By Larry Hodges, USATT Hall of Famer and Certified National Coach
If you expect to win a match, you’ll do better than if you don’t expect to win. It’s as simple as that. You may go into the match knowing it’ll be the fight of your life, but if you expect to win it, you’ll have a much better chance of doing so. Even against a player who is so much stronger that you objectively have little chance, you’ll do better if you expect to win, and will have the proper mindset to figure out what you need to work on so you can do even better next time.
Of course, we’ve all had that experience of playing someone who was much better, i.e. a “top player.” But if you are practicing regularly and are about to play a “top player,” ask yourself this: Are you practicing regularly to not be a top player? Hopefully not, in which case you are practicing to be a top player. So when you play a top player, it’s your chance to be what you practice to be. (“Top player” is, of course relative, depending on your own perspective and goals; to some, that’s a world-class player, to others it’s the neighborhood or club champ.)
Here’s a simple test. If when you lose a match you don’t have a few seconds of disbelief that you lost, then you didn’t really expect to win. This should happen even after you play a top player. If it doesn’t happen, you didn’t expect to win, and you are handicapping yourself both now and in the future.
Part of expecting to win for improving players is having confidence that even if you lose, you’ll figure out what you need to do so you’ll win next time, i.e. you may lose now, but fully expect to win next time. Here’s another test. If after a match you think, “I would have won if not for [I couldn’t return his serve, I missed my first attacks, I couldn’t block his loop, etc.], then you have pretty much accepted your current level. If you are trying to improve, instead you should be thinking, “I can beat him next time because I will improve my [return of serve, learn to do the serve I had trouble with so I can win with it too, work on my first attack, work on my block, learn to loop so the other guy has as much trouble with my loop as I did with his, etc.].”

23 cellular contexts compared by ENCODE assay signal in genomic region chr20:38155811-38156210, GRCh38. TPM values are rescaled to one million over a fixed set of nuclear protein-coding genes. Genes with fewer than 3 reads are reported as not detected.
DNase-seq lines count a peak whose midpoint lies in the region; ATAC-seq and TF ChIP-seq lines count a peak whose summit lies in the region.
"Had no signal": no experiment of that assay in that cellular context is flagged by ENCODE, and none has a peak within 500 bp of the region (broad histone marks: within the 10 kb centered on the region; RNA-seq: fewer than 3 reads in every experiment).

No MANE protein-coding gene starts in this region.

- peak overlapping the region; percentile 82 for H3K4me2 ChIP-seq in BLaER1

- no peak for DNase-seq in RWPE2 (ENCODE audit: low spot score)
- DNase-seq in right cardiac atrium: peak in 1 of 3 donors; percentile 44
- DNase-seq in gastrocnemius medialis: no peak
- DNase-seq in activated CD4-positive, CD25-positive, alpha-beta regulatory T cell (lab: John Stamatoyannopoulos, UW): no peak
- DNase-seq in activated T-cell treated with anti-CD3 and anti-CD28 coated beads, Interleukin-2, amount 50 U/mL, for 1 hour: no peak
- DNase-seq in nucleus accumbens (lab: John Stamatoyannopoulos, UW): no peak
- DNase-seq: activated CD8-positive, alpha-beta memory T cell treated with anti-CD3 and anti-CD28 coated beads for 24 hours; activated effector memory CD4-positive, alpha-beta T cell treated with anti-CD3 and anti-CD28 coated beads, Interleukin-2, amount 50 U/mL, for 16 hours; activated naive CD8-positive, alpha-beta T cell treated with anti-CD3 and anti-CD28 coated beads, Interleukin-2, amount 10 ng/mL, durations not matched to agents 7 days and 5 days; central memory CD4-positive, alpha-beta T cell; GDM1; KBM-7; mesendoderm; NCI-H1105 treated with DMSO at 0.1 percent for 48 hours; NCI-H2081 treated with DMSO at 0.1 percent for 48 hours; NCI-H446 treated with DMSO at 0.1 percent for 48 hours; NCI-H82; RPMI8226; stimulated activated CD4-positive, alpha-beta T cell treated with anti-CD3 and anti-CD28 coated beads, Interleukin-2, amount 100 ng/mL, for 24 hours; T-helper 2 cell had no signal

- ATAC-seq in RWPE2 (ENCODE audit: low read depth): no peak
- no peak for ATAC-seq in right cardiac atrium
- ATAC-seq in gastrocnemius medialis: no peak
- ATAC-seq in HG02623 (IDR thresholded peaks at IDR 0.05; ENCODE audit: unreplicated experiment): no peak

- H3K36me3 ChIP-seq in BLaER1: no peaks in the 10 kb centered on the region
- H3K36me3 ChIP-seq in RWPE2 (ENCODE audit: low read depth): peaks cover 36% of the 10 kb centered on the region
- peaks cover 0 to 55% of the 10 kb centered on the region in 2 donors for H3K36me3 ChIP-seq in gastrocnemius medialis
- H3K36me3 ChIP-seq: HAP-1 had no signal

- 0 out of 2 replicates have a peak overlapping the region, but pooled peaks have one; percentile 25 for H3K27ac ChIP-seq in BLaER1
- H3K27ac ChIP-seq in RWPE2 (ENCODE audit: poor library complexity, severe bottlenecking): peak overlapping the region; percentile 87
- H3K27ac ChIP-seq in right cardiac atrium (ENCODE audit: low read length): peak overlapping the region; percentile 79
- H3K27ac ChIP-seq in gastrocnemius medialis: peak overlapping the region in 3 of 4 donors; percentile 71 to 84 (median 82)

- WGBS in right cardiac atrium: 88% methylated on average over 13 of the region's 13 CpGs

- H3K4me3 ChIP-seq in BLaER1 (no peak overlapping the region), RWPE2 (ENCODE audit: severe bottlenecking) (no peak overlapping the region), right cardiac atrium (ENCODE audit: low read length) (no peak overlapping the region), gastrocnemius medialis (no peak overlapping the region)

Often the root cause of a player not expecting to win is because the opponent does something so much better that the player thinks he can’t compete. Never compare your opponent’s best shot to yours; of course anyone near your level will do some things better than you, often much better in fact. But the same applies to you – against your peers, you also do something much better. Your goal is to find ways to tactically dominate more with your strengths more than they do with theirs – and expect to win as a result.
Expecting to win is a mindset you need to develop if you want to maximize your performance both now and in the future. It involves psychological, tactical, and strategic thinking. Psychological thinking is the confidence that you can win and so expect to win. Tactical thinking is thinking about your tactics so as to realize your expectations of winning. Strategic thinking is thinking about what you need to improve in your game so as to meet your expectations of winning next time. Use all three types of thinking and your expectations of winning will likely become a reality.